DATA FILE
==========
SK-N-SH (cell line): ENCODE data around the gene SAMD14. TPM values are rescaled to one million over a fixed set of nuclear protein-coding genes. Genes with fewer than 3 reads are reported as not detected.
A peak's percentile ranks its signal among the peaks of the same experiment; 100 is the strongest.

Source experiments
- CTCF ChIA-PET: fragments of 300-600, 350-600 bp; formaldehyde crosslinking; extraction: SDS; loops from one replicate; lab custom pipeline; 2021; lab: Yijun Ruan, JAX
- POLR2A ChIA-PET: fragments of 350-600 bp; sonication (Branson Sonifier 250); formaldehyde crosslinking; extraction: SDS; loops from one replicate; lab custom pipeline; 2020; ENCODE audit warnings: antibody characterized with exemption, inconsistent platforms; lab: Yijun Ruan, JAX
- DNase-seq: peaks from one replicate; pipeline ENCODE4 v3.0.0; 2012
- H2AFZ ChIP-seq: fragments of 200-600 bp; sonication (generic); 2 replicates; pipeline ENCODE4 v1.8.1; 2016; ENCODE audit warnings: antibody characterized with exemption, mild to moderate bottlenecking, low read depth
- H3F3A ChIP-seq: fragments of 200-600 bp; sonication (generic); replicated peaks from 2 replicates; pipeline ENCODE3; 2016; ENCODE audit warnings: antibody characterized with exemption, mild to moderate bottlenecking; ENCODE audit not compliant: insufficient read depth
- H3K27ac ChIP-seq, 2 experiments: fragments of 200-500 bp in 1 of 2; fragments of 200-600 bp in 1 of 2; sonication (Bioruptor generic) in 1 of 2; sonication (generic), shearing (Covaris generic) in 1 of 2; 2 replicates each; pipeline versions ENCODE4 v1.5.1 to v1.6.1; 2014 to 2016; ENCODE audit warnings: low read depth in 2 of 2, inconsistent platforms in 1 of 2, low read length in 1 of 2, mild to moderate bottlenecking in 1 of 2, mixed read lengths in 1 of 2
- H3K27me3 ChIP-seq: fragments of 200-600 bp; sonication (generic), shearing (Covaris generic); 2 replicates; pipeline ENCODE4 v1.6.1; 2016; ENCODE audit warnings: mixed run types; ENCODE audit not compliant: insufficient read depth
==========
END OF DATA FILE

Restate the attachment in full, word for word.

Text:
SK-N-SH (cell line): ENCODE data around the gene SAMD14. TPM values are rescaled to one million over a fixed set of nuclear protein-coding genes. Genes with fewer than 3 reads are reported as not detected.
A peak's percentile ranks its signal among the peaks of the same experiment; 100 is the strongest.

Source experiments
- CTCF ChIA-PET: fragments of 300-600, 350-600 bp; formaldehyde crosslinking; extraction: SDS; loops from one replicate; lab custom pipeline; 2021; lab: Yijun Ruan, JAX
- POLR2A ChIA-PET: fragments of 350-600 bp; sonication (Branson Sonifier 250); formaldehyde crosslinking; extraction: SDS; loops from one replicate; lab custom pipeline; 2020; ENCODE audit warnings: antibody characterized with exemption, inconsistent platforms; lab: Yijun Ruan, JAX
- DNase-seq: peaks from one replicate; pipeline ENCODE4 v3.0.0; 2012
- H2AFZ ChIP-seq: fragments of 200-600 bp; sonication (generic); 2 replicates; pipeline ENCODE4 v1.8.1; 2016; ENCODE audit warnings: antibody characterized with exemption, mild to moderate bottlenecking, low read depth
- H3F3A ChIP-seq: fragments of 200-600 bp; sonication (generic); replicated peaks from 2 replicates; pipeline ENCODE3; 2016; ENCODE audit warnings: antibody characterized with exemption, mild to moderate bottlenecking; ENCODE audit not compliant: insufficient read depth
- H3K27ac ChIP-seq, 2 experiments: fragments of 200-500 bp in 1 of 2; fragments of 200-600 bp in 1 of 2; sonication (Bioruptor generic) in 1 of 2; sonication (generic), shearing (Covaris generic) in 1 of 2; 2 replicates each; pipeline versions ENCODE4 v1.5.1 to v1.6.1; 2014 to 2016; ENCODE audit warnings: low read depth in 2 of 2, inconsistent platforms in 1 of 2, low read length in 1 of 2, mild to moderate bottlenecking in 1 of 2, mixed read lengths in 1 of 2
- H3K27me3 ChIP-seq: fragments of 200-600 bp; sonication (generic), shearing (Covaris generic); 2 replicates; pipeline ENCODE4 v1.6.1; 2016; ENCODE audit warnings: mixed run types; ENCODE audit not compliant: insufficient read depth